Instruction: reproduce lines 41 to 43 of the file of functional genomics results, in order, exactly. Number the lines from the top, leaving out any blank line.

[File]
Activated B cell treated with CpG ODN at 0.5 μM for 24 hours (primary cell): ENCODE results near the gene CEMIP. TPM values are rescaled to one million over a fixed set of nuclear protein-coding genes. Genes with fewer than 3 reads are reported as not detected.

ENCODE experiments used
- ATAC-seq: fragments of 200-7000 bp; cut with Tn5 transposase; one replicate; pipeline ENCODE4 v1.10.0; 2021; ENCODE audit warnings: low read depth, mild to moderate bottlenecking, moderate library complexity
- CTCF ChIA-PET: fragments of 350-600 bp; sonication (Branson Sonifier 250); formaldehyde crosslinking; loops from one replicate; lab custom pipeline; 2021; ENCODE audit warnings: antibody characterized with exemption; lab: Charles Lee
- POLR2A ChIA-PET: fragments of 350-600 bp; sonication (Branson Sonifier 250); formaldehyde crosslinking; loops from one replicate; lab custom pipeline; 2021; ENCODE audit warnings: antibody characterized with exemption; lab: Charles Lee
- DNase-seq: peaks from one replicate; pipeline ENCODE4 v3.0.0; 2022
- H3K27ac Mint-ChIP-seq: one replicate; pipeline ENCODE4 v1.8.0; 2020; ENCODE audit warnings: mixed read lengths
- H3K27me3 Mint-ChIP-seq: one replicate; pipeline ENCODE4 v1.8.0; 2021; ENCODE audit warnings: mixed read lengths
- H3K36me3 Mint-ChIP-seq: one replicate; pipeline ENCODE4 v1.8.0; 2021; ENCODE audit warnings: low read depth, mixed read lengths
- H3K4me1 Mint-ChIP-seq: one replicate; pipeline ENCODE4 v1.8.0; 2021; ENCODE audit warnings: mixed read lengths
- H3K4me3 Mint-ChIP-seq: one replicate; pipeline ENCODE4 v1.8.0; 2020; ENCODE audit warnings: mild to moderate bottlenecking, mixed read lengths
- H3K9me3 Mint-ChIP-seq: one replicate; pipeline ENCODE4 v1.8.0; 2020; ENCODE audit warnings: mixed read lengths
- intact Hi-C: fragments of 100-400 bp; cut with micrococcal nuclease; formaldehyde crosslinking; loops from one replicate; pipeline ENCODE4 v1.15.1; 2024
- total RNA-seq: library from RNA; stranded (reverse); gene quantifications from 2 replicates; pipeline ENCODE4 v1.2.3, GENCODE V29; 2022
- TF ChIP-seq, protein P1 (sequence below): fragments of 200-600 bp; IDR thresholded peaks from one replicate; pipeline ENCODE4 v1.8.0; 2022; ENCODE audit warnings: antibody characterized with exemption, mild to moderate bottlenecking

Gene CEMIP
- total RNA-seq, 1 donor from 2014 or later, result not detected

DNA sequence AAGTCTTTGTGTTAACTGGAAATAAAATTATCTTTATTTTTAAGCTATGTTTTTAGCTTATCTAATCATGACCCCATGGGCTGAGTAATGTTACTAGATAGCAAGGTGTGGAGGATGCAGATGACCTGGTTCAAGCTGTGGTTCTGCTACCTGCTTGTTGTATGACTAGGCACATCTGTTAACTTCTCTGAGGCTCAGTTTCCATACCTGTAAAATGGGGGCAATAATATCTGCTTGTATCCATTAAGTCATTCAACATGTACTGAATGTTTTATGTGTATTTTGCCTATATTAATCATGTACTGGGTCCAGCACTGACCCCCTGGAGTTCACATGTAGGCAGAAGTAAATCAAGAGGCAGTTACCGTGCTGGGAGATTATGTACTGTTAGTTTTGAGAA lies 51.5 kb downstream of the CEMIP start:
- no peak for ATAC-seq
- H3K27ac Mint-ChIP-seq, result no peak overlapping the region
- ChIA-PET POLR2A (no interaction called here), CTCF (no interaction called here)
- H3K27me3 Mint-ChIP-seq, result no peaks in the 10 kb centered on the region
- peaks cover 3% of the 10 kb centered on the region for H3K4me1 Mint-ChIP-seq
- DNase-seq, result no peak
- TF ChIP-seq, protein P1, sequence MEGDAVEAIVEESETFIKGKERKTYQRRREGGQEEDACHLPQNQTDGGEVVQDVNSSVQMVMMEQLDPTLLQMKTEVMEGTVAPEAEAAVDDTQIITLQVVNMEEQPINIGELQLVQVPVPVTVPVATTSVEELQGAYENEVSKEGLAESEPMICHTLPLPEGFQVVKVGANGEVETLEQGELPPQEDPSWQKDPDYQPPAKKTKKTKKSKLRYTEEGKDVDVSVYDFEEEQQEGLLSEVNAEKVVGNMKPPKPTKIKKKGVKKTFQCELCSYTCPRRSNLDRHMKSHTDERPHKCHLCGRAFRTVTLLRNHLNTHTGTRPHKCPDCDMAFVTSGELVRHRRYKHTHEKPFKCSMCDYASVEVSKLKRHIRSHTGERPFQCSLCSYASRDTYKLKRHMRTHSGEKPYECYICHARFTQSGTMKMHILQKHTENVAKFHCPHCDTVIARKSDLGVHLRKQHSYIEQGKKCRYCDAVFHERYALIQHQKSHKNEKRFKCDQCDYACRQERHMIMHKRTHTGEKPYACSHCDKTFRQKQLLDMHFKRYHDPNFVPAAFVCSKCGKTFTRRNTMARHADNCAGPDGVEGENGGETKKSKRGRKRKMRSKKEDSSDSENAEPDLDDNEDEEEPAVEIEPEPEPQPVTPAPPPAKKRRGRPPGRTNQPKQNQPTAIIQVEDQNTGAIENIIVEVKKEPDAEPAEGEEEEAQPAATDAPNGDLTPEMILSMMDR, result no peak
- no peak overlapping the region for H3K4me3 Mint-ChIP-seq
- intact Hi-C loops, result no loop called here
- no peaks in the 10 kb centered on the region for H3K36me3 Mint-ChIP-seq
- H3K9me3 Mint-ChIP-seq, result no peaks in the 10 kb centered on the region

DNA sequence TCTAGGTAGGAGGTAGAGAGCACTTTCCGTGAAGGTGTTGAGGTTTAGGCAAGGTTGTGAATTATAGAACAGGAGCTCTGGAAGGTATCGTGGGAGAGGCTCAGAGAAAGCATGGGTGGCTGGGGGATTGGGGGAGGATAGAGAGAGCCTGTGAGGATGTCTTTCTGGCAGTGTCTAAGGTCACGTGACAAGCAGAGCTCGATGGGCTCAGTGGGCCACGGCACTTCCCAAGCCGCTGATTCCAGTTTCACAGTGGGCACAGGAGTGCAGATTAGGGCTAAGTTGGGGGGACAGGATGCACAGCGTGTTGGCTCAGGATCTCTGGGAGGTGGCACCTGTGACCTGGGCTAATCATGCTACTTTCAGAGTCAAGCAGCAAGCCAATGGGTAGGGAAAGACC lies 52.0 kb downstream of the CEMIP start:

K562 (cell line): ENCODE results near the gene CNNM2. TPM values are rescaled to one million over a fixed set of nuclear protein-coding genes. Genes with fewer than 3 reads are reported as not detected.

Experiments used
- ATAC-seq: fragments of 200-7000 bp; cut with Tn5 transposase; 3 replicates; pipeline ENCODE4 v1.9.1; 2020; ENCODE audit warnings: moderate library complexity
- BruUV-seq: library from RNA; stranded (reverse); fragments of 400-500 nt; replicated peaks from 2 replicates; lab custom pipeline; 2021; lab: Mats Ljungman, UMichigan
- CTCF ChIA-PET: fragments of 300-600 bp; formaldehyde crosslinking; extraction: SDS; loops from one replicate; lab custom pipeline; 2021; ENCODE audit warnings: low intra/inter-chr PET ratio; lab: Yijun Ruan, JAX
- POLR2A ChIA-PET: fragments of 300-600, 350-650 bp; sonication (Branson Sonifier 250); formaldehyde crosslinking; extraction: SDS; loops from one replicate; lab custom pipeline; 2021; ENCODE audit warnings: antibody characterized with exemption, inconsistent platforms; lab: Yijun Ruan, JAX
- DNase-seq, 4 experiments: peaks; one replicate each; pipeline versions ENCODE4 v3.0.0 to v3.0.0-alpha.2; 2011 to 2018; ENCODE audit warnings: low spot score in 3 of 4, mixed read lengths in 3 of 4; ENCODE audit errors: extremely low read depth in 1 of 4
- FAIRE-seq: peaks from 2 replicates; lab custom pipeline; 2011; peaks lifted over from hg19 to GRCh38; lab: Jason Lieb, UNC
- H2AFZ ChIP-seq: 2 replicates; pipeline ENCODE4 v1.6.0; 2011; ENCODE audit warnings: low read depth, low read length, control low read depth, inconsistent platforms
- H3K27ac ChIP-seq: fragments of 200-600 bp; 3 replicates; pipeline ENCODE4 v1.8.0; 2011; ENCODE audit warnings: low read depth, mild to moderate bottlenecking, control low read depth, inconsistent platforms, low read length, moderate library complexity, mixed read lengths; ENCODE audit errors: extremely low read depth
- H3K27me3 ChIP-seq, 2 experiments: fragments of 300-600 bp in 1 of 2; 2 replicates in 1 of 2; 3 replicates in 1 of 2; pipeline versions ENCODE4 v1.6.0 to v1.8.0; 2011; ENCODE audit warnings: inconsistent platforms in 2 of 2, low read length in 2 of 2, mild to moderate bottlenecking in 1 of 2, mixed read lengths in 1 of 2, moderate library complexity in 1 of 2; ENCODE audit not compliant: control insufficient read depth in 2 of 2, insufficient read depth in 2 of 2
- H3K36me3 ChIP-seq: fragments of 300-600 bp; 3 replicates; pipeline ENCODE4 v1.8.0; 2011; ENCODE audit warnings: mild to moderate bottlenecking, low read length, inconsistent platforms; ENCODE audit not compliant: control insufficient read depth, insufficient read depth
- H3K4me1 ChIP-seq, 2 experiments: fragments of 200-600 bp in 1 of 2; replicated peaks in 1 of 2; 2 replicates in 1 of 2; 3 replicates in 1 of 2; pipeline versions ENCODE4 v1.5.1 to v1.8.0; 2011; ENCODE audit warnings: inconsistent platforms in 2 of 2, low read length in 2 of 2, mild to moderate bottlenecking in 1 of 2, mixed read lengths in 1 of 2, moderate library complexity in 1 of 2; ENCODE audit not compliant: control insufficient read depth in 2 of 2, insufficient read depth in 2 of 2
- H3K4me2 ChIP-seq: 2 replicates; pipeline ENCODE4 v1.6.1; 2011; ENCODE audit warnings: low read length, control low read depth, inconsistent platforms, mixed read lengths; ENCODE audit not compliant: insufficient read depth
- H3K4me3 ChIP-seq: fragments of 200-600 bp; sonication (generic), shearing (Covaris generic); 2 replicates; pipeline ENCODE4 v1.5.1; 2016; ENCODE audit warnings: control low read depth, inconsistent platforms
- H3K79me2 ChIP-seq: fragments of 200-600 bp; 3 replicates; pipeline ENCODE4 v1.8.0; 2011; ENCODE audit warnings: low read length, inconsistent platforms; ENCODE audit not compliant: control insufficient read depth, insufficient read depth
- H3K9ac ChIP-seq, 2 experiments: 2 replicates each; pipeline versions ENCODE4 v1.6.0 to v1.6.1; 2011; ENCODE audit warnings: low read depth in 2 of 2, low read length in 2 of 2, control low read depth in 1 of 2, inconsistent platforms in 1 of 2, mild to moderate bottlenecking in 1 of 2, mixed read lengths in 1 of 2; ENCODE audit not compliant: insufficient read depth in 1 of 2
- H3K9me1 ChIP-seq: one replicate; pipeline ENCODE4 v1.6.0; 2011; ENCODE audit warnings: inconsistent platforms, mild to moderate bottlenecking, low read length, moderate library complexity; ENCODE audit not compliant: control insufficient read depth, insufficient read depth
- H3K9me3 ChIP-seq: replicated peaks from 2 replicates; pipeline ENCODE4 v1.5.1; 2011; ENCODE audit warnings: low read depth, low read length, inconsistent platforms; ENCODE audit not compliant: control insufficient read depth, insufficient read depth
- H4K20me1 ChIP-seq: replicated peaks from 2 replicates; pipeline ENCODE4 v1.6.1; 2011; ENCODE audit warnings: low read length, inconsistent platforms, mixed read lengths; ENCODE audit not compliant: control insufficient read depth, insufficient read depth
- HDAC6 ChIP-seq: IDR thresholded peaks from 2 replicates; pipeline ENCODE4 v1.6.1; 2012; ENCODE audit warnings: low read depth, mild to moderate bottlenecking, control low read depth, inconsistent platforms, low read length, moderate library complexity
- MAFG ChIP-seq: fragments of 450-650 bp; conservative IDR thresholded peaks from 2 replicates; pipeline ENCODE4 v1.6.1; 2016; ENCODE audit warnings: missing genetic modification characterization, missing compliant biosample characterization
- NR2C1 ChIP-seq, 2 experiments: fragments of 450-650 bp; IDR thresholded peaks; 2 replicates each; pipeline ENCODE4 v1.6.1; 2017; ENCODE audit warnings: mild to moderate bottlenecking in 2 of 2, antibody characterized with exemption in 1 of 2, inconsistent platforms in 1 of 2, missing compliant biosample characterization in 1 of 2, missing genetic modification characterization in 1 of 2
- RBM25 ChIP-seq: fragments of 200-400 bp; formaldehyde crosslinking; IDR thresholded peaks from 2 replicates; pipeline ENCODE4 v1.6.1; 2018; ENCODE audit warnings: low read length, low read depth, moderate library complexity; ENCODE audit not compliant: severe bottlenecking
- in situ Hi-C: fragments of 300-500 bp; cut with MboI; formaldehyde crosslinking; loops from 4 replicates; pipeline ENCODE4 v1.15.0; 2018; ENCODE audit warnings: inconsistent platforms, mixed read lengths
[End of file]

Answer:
- H3K27me3 ChIP-seq, 2 experiments: fragments of 300-600 bp in 1 of 2; 2 replicates in 1 of 2; 3 replicates in 1 of 2; pipeline versions ENCODE4 v1.6.0 to v1.8.0; 2011; ENCODE audit warnings: inconsistent platforms in 2 of 2, low read length in 2 of 2, mild to moderate bottlenecking in 1 of 2, mixed read lengths in 1 of 2, moderate library complexity in 1 of 2; ENCODE audit not compliant: control insufficient read depth in 2 of 2, insufficient read depth in 2 of 2
- H3K36me3 ChIP-seq: fragments of 300-600 bp; 3 replicates; pipeline ENCODE4 v1.8.0; 2011; ENCODE audit warnings: mild to moderate bottlenecking, low read length, inconsistent platforms; ENCODE audit not compliant: control insufficient read depth, insufficient read depth
- H3K4me1 ChIP-seq, 2 experiments: fragments of 200-600 bp in 1 of 2; replicated peaks in 1 of 2; 2 replicates in 1 of 2; 3 replicates in 1 of 2; pipeline versions ENCODE4 v1.5.1 to v1.8.0; 2011; ENCODE audit warnings: inconsistent platforms in 2 of 2, low read length in 2 of 2, mild to moderate bottlenecking in 1 of 2, mixed read lengths in 1 of 2, moderate library complexity in 1 of 2; ENCODE audit not compliant: control insufficient read depth in 2 of 2, insufficient read depth in 2 of 2